‘Songs of the Wanderers’ returns to Chicago

By Assistant Campus Editor

“Songs of the Wanderers”

The Columbia Dance Center’s collaboration with Taiwan’s most notable dance company is helping the Dance Department to better market itself.

Columbia’s Dance Center, 1306 S. Michigan Ave., co-presented “Songs of the Wanderers” with Cloud Gate Dance Theatre of Taiwan from March 14–16 at Roosevelt University’s Auditorium Theatre, 50 E. Congress Parkway.

Phil Reynolds, executive director of the Dance Center, was behind the scenes of “Songs of the Wanderers,” a contemporary dance choreographed on a stage covered in more than 3 tons of rice.

“I think this is great for Columbia because it means that the Dance Center can continue a relationship with one of the most contemporary dance companies in the world,” Reynolds said.

“Songs of The Wanderers” was created by Lin Hwai-min, artistic director and founder of Cloud Gate Dance Theatre, and is known as his signature work. The performance signifies spiritual pilgrimage by using a blend of Eastern and Western dance styles and soulful Georgian folk songs.

“It’s a piece that Cloud Gate was intending to bring back to North America and I wanted to be involved with that,” Reynolds said.

It is rare for dance companies to perform the same dance piece twice in one city, said Ching-Chun Lee, associate artistic director at Cloud Gate.

“Usually you don’t do the same work again because it is very remarkable work,” Lee said. “We won’t bring this back to Chicago a third time because the performance is already 15 years old and all the dancers are the original cast.”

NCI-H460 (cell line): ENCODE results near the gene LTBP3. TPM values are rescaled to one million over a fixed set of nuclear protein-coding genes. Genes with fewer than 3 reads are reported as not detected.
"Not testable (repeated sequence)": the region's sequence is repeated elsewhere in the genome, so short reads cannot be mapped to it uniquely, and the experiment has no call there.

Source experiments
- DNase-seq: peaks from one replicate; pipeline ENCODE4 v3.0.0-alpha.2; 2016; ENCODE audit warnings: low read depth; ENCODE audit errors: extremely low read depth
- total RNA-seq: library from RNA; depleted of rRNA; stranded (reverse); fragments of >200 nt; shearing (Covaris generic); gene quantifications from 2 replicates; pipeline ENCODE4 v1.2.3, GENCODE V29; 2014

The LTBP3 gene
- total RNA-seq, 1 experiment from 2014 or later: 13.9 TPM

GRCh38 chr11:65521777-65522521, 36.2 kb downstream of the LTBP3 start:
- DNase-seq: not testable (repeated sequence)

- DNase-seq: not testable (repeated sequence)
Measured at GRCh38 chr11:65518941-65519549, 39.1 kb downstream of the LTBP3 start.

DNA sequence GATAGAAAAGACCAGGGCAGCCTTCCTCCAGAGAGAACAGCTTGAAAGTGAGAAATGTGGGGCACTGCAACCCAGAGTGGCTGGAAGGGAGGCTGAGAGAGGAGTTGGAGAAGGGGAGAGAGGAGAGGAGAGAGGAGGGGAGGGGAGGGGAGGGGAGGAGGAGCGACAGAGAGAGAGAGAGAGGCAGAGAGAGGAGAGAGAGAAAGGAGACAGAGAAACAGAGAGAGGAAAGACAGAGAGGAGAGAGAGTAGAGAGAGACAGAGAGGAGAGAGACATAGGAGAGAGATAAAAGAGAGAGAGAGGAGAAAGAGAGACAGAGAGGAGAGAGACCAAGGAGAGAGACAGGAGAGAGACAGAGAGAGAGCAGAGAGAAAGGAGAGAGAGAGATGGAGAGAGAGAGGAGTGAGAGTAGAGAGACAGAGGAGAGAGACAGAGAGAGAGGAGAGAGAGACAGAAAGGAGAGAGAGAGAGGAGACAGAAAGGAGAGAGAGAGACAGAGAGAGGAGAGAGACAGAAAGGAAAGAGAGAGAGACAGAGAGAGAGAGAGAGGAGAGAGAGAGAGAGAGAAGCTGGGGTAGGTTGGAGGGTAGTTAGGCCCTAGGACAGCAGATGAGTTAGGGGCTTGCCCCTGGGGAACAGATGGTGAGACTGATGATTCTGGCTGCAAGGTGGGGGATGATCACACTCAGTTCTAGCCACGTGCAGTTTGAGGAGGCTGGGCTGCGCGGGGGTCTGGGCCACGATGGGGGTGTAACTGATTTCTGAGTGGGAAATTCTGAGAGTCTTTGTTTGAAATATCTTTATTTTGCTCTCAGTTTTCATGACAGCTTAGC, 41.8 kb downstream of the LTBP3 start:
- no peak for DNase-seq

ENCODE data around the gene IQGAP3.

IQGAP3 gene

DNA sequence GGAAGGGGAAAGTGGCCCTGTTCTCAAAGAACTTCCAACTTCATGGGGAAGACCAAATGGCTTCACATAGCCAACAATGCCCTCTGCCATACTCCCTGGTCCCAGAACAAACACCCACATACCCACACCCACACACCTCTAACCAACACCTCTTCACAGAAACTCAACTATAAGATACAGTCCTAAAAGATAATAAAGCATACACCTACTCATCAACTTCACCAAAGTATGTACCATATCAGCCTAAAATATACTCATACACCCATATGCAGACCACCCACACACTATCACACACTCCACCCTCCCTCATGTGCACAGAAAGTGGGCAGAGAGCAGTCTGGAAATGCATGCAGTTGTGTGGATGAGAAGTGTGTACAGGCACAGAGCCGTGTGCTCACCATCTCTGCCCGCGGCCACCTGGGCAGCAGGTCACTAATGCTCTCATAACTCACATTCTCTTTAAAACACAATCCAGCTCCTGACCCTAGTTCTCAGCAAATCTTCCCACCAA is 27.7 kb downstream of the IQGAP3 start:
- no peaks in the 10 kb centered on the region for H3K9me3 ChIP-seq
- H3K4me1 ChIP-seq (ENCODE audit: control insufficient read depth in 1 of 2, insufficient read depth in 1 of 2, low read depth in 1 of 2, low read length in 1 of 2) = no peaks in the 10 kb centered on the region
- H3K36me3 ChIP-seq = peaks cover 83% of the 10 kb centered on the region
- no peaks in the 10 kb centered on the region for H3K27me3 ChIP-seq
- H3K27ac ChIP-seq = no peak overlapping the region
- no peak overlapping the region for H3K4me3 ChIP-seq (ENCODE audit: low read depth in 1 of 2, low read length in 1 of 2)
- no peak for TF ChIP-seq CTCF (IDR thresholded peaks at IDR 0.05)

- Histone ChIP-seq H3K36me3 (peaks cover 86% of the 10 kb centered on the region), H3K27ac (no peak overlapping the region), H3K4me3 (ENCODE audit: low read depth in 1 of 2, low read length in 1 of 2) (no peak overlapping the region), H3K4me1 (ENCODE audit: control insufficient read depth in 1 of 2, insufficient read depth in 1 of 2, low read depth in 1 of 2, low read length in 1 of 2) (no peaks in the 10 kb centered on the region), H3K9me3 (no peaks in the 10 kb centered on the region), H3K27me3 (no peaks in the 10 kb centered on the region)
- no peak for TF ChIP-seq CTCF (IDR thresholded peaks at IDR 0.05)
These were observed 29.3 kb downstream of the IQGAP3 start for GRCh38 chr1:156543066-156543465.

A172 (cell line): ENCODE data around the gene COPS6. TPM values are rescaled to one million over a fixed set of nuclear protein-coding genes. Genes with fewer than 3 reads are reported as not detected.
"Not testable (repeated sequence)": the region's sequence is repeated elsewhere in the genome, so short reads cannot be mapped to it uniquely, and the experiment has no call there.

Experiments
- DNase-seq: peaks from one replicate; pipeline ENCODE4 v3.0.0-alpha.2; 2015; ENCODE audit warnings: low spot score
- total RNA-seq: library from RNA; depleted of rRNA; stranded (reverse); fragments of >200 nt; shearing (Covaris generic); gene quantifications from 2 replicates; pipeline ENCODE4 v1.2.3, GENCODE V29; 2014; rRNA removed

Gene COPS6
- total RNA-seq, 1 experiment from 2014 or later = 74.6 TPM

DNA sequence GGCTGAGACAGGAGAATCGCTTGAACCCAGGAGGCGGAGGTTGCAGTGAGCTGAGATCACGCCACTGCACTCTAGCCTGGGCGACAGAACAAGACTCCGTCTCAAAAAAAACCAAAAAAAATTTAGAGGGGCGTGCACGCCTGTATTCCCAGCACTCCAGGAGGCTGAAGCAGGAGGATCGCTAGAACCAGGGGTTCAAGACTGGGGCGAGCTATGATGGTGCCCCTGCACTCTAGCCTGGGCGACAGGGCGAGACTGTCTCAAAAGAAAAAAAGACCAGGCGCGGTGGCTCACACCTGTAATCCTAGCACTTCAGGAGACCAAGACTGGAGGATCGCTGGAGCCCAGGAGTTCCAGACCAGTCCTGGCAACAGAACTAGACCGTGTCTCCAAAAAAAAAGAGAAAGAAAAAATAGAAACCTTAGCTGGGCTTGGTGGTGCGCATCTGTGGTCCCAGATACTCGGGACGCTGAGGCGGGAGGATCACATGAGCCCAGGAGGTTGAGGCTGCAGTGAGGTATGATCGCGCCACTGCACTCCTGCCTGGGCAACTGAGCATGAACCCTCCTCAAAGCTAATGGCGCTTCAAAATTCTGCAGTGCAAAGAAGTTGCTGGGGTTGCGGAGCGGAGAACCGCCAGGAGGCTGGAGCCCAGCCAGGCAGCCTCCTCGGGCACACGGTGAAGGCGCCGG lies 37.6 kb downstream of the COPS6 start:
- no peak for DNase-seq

Reynolds said he knew Cloud Gate Dance Theatre would want to bring the performance back to Chicago and that he was on board with the idea.

“So often a piece premieres, it tours and that’s it,” Reynolds said. “This piece has been seen about 200 times around the world. It’s quite a masterpiece and I think it’s nice to bring back works so that our core audience who has been with us for the past 15 years can get another taste.”

This is not the first time Cloud Gate has worked with the Dance Center. Reynolds said it  has worked with Columbia during every visit to Chicago, with six visits since 1999. Other contemporary performances Cloud Gate has brought to Chicago include 2010’s “Water Stains on the Wall,” which uses Zen music with traditional Asian instruments and performances such as “Moon Water.”

The weekend performance also included collaborations by the Joffrey Ballet and the Alphawood Foundation, a private foundation that gives grants to more than 200 organizations annually. Irene Cualoping, Cloud Gate’s managing partner with ENERI Communications, said the theater involves the entire community through silent auctions and outreach coordination.

Reynolds also said the co-presentations give Columbia exposure in different parts of the city by sharing their name with big

Chicago theaters.

“Co-presentations are becoming an increasingly important way for Columbia to gain access to venues such as the Auditorium Theatre,” Reynolds said. “Because of the scale of Cloud Gates’ production, it would not fit into our theater at the Dance Center.”

Reynolds added that the collaborations allow performances to reach new audiences that Columbia’s Dance Center would not normally be exposed to.

“We gain access to a larger theater and it also limits some of our financial risk,” Reynolds said. “Most importantly, by working with the Auditorium Theatre and Joffrey Ballet, we extend the reach of our collective marketing and promotional campaigns.”

Lee said Cloud Gate Dance Theatre continues working with Columbia because of its leading role in dance.

“[The Dance Center] is a great institute that goes beyond what the college is doing,” Lee said. “They are a leading organization for the performing arts, especially in Chicago.”